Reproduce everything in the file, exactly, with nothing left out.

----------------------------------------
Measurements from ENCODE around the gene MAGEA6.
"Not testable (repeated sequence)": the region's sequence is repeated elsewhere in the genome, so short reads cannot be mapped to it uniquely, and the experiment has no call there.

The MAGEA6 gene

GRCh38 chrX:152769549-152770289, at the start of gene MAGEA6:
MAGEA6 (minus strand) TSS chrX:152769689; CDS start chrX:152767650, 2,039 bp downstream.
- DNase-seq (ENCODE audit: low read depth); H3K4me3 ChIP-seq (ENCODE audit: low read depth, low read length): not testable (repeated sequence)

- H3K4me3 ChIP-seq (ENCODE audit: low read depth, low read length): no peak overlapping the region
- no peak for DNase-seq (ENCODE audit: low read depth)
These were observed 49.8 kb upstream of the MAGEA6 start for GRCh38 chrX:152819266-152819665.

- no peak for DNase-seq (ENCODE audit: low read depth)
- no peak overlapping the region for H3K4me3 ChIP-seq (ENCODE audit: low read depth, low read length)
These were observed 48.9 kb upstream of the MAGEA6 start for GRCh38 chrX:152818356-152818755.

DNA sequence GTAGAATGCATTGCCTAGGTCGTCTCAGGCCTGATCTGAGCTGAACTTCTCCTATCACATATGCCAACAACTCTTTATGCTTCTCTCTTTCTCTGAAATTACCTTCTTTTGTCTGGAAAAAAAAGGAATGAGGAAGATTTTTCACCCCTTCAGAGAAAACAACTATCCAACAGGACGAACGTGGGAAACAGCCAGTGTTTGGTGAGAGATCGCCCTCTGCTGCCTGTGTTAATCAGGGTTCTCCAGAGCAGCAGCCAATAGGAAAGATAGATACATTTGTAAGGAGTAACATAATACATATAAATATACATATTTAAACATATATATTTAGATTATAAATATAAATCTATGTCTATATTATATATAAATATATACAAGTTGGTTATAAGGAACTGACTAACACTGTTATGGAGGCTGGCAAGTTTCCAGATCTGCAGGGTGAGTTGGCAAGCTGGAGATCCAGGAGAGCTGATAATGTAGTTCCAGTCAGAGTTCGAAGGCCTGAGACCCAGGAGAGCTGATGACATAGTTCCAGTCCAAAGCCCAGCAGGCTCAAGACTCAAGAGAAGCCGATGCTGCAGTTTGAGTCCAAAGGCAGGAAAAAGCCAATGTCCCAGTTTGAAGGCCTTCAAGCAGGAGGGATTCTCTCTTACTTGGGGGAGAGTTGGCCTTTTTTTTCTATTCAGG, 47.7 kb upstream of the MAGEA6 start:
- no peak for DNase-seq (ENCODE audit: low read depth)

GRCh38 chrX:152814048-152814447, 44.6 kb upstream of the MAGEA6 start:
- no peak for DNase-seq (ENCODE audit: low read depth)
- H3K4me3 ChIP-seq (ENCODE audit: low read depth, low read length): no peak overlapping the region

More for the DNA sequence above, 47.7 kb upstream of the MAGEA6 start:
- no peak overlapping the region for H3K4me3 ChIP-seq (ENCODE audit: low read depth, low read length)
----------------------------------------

Measurements from ENCODE around the gene MAGEA6.
"Not testable (repeated sequence)": the region's sequence is repeated elsewhere in the genome, so short reads cannot be mapped to it uniquely, and the experiment has no call there.

The MAGEA6 gene

GRCh38 chrX:152769549-152770289, at the start of gene MAGEA6:
MAGEA6 (minus strand) TSS chrX:152769689; CDS start chrX:152767650, 2,039 bp downstream.
- DNase-seq (ENCODE audit: low read depth); H3K4me3 ChIP-seq (ENCODE audit: low read depth, low read length): not testable (repeated sequence)

- H3K4me3 ChIP-seq (ENCODE audit: low read depth, low read length): no peak overlapping the region
- no peak for DNase-seq (ENCODE audit: low read depth)
These were observed 49.8 kb upstream of the MAGEA6 start for GRCh38 chrX:152819266-152819665.

- no peak for DNase-seq (ENCODE audit: low read depth)
- no peak overlapping the region for H3K4me3 ChIP-seq (ENCODE audit: low read depth, low read length)
These were observed 48.9 kb upstream of the MAGEA6 start for GRCh38 chrX:152818356-152818755.

DNA sequence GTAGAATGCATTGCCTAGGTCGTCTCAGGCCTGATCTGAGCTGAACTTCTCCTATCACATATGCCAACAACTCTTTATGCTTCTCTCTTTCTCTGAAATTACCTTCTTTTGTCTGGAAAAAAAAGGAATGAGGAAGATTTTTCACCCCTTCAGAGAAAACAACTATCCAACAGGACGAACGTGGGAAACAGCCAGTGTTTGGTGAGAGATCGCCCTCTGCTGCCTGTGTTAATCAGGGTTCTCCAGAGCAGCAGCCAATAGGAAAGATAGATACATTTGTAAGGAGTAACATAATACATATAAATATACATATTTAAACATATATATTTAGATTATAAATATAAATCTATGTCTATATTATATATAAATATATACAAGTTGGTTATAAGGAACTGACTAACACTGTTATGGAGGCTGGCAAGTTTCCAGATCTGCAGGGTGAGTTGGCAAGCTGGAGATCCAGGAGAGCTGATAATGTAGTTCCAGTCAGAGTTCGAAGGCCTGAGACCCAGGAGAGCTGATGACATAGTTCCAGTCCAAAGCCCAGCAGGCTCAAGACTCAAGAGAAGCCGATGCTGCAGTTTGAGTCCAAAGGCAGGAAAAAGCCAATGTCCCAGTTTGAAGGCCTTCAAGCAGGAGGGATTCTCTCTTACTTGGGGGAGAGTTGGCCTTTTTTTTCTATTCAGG, 47.7 kb upstream of the MAGEA6 start:
- no peak for DNase-seq (ENCODE audit: low read depth)

GRCh38 chrX:152814048-152814447, 44.6 kb upstream of the MAGEA6 start:
- no peak for DNase-seq (ENCODE audit: low read depth)
- H3K4me3 ChIP-seq (ENCODE audit: low read depth, low read length): no peak overlapping the region

More for the DNA sequence above, 47.7 kb upstream of the MAGEA6 start:
- no peak overlapping the region for H3K4me3 ChIP-seq (ENCODE audit: low read depth, low read length)